Kidney stones affect an estimated 8.8% of American adults and direct medical costs exceed $10 billion annually. Five-year recurrence rates for stones have been as high as 40% and a standard guideline for prevention is to increase fluid intake enough to produce > 2.5 L of urine daily. Meeting these guidelines reduces stone recurrence rates by 50-60% yet patients’ adherence to fluid intake guidelines is commonly below 50%. Usual care for preventing a recurrence involves education about increasing fluid intake and dietary changes; however, the low adherence rate indicates that many patients would benefit from additional support in adhering to fluid intake guidelines. The long-term goal of this research is to reduce the recurrence of painful and costly stones by improving patient adherence to fluid intake guidelines (secondary prevention). Digital technology offers the promise of increasing reach and supporting treatment adherence but, to date, that promise has not been fully realized in clinical trials of digital tools for supporting treatment adherence. In a series of six preliminary studies, we engaged patients in developing and testing a context-sensitive digital tool called sipIT, a just-in-time adaptive intervention to promote fluid intake and increase urine output. We learned that patients are open to using digital tools provided those tools are integrated with their lifestyle and sensitive to the changing contexts of their lives. The resulting intervention, sipIT, incorporates a novel semi-automated tracking system to trigger smartphone notifications with context-sensitive reminders to drink. The reminder system was informed by contemporary theories of habit formation to support behavior change in the eventual absence of the technology. In this application, we propose to answer question, “Does sipIT increase 24-hour urine output more than usual care over a 3-month period?” Urine output was selected as a proximal surrogate endpoint based on clinical guidelines for preventing recurrence of kidney stones. The specific aims of this project are (1) to evaluate the efficacy of sipIT vs usual care for increasing urine output in patients with a history of kidney stones, and (2) to identify biological and behavioral moderators of intervention effects on urine output (heterogeneity of treatment effects). We propose a two-arm randomized controlled trial to achieve these aims. Patients will receive either usual care + sipIT (intervention group) or usual care alone (control group). We will evaluate 24-hour urine output, urine supersaturations, and fluid intake habit strength at baseline and 1, 3, and 12 months after intervention. If successful, this research will lead to a cost-effective intervention that leverages consumer technology so it can be scaled for dissemination and implementation in clinical practice to reduce the burden and cost of stones. It advances NIDDK goals of preventing noncancerous urologic diseases and may be applied to support other dehydration-related health concerns (e.g., urinary tract infections, cognitive performance, heat stress, post-surgical hospital readmissions).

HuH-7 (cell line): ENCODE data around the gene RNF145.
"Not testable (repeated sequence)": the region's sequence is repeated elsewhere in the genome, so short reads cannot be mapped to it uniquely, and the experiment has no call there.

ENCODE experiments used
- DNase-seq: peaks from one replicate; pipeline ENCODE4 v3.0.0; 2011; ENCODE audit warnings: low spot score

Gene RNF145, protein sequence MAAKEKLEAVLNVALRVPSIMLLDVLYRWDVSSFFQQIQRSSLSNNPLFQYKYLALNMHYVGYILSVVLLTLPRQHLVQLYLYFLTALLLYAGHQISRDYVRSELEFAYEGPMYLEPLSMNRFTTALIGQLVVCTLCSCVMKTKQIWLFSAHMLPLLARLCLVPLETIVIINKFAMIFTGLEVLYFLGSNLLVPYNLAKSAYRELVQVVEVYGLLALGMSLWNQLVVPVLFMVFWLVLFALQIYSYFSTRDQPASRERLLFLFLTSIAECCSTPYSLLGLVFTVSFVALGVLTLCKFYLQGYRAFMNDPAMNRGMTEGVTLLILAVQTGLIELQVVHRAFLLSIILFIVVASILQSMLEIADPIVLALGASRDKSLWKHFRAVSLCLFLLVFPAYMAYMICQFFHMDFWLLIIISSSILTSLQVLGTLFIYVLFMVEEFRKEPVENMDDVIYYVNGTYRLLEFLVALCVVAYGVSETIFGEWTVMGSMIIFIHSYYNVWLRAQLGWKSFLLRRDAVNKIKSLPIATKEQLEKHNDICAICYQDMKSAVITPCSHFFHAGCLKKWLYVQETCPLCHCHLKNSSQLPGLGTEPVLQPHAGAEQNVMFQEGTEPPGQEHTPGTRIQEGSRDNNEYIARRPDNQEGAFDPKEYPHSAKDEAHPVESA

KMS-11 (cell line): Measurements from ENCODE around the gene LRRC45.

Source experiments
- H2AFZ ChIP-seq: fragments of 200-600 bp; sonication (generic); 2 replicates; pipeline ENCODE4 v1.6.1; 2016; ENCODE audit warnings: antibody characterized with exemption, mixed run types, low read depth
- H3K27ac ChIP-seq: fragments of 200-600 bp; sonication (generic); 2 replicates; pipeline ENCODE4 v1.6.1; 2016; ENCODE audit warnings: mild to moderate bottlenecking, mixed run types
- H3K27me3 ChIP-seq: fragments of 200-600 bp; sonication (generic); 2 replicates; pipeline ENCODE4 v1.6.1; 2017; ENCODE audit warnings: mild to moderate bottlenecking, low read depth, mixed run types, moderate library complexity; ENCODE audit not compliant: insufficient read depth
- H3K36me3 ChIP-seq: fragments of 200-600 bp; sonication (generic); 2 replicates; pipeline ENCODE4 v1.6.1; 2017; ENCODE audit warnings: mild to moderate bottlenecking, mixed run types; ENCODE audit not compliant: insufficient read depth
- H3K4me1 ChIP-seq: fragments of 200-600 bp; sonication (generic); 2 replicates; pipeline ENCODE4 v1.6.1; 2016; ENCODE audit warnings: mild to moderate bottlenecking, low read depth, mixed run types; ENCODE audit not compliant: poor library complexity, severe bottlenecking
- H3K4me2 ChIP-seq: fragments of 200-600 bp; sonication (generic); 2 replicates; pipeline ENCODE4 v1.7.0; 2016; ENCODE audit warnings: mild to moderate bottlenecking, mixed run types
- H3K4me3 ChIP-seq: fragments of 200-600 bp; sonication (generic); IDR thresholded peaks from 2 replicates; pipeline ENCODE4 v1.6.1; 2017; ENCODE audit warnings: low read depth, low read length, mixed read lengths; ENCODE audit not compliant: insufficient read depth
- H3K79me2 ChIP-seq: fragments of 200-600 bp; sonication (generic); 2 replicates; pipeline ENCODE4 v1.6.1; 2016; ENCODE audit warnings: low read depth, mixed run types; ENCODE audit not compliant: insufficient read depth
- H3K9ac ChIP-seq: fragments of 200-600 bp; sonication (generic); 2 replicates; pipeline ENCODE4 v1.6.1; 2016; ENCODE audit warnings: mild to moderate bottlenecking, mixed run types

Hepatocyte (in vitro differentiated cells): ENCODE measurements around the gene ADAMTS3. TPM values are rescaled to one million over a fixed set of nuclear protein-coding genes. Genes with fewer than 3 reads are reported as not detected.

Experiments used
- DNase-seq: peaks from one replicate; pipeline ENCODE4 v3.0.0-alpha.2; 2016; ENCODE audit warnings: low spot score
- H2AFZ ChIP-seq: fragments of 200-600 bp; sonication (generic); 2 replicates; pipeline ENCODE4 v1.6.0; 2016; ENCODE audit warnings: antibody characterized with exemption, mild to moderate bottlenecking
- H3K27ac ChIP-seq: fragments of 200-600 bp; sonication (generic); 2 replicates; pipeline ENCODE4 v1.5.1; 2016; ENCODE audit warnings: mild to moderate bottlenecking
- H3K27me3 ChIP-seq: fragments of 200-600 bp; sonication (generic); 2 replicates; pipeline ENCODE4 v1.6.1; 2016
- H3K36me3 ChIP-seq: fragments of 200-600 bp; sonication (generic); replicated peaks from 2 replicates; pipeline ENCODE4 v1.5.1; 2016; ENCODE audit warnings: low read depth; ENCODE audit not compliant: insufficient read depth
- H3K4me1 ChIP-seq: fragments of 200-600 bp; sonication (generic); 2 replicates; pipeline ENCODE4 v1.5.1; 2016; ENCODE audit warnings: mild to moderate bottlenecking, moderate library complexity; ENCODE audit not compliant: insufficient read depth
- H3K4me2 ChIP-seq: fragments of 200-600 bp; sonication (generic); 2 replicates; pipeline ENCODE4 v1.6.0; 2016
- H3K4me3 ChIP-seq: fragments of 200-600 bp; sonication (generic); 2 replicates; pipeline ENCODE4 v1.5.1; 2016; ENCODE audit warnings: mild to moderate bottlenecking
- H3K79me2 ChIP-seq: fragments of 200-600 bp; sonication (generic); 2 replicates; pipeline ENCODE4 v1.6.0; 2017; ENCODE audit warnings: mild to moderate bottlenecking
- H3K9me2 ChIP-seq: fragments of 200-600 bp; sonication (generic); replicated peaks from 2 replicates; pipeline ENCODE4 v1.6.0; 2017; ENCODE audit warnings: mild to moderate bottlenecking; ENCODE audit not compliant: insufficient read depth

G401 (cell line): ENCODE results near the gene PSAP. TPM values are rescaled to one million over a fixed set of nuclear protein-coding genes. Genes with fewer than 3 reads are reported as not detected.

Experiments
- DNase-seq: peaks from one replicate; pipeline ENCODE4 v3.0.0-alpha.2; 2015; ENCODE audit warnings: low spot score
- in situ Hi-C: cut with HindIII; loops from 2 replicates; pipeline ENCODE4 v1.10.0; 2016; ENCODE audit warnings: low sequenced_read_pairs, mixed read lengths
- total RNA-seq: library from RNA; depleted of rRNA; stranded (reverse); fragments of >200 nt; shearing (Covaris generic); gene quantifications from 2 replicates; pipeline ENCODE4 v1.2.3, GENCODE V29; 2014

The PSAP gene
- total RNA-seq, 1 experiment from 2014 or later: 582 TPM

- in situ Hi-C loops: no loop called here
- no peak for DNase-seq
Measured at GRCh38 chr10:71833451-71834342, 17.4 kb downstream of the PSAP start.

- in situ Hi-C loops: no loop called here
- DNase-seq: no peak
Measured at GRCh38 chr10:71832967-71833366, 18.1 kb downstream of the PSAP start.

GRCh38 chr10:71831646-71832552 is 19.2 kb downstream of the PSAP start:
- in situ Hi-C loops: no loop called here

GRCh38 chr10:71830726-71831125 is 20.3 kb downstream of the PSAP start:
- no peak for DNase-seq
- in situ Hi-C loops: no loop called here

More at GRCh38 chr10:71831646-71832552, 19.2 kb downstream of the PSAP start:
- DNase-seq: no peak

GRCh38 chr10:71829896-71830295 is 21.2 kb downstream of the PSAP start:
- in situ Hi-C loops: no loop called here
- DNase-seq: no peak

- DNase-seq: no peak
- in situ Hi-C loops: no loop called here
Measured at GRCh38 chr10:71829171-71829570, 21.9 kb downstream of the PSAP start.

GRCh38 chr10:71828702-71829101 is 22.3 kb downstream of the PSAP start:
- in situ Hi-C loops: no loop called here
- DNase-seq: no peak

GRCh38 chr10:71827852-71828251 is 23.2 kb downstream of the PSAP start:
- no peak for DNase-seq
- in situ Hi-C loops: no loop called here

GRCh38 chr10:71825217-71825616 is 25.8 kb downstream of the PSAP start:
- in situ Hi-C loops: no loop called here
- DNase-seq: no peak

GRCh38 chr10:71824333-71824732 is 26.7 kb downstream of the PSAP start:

The preliminary studies leading to the grant described above were supported by the National Center for Advancing Translational Sciences, National Institutes of Health, through Grant UL1 TR002014. The content is solely the responsibility of the authors and does not necessarily represent the official views of the NIH.